I can speak many social languages, and presentation is the art of speaking social languages.
Presenting doesn’t have to be about clothing or haircuts either. Presenting can be answering the question ‘how are you?’ with ‘I’m great’ even though you are not. Presenting can be faking your emotions to not bother anyone, pretending things are alright when they are not. Presenting can be showing up to work every day and never complaining that your supervisor is mentally abusive. Presenting can be getting married and having kids because you were told by your family and Disney that you were supposed to. You may partially have wanted those things, but mostly you’re just keeping your head down, sticking with the program.
The real reason to consider presentation is to make sure you’re living the life that you want and need to be living. So often we just assume a role, or take one assigned to us, and never consider if that’s really what we want to be. We don’t realize that we’re presenting ourselves as being something less than real. Of course Janet works in HR and has that haircut. What else could a Janet be? Many many things.
Here’s a different example: You present as strong, capable, and intelligent. A baler. That’s your goal. You work out, dress the part, buy the kicks, romance the chicks. You’ve got Stephan Curry on the mind and that’s your shit. You wanna be cool like Stephan Curry. Here’s the thing though, you need to look that presentation full up and down, because though you may use Stephan Curry as a role model you may be missing that you also present as a know-it-all and a selfish prick. I’m not saying that’s the case, but have you considered that it might be? You may actually present as inaccessible, because you’re so fly, that enough people actually avoid you unless they think they can get something out of you. Being ‘the cool guy’ isn’t always a good thing – that’s not a real person. Stephan Curry is a good dude, as far as I understand. It’s not bad to use him as a role model, so long as you remember that you are also your own person, and it’s up to you to present yourself as the best version of yourself. Don’t try to be Stephan Curry, be like Stephan Curry – strong, considerate, hard working, genuine. He’s cool because his qualities as a person are awesome. He isn’t a ‘cool guy’… he’s a dude that loves his family, his community, and is damn good at basketball. He’s doing him, as best he knows how, and because he’s trying to do the best he can just being him, he’s become cool. Get it?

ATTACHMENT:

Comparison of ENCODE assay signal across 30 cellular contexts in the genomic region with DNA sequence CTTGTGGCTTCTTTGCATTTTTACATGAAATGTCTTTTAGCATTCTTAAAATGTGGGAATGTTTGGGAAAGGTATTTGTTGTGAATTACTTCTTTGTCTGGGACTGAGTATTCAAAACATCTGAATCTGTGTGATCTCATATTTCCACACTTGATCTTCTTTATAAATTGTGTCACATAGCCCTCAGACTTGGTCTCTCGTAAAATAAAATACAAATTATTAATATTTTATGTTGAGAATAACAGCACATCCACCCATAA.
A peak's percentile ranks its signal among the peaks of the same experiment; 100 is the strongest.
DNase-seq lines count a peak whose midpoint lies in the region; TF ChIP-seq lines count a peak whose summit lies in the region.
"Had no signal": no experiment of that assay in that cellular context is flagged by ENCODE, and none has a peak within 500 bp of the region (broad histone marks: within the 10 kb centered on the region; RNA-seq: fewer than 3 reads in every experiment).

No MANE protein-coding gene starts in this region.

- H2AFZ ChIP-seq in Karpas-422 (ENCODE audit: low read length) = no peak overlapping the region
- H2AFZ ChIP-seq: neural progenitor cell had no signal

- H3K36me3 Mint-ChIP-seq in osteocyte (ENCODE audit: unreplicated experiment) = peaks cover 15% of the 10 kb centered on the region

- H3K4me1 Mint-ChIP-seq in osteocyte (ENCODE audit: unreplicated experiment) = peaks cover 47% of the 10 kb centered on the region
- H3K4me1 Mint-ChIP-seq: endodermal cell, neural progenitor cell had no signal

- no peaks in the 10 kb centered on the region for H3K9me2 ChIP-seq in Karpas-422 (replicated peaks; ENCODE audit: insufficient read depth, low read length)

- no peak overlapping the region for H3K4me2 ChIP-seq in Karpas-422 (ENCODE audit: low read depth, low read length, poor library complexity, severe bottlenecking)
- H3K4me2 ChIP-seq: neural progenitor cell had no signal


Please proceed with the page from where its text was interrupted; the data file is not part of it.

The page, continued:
The neatest part about presentation is that you can change it on a whim. Most of us do, in fact, based on who we are talking too. We present differently to different people and frankly, every single person we meet sees us as someone different than the last person we spoke to. With contemplation you can present to make friends, get jobs, be met and seen. With contemplation you can present to show your real authentic self, unapologetically, because hey, you’re you and that’s great! Or you can present to bury yourself away and never have the real you see the light of day, under the mask of a caricature version of yourself. Present with closed body language. Walk down the street looking up with a small smile. Practice smiling.
Presentation is all a form of communication, one of the most finite, as your wear it all the time. The nuances of social interpretation can seem daunting, yet, for the better part, most of the time they are redundant. We hardly notice that we’re being a character today. We hardly notice that we change our personality just a bit for everyone we know. Think about it. It’s an interesting thought experiment. How do people see you? Does it change? Do you like that person? Is that the person you want people to see?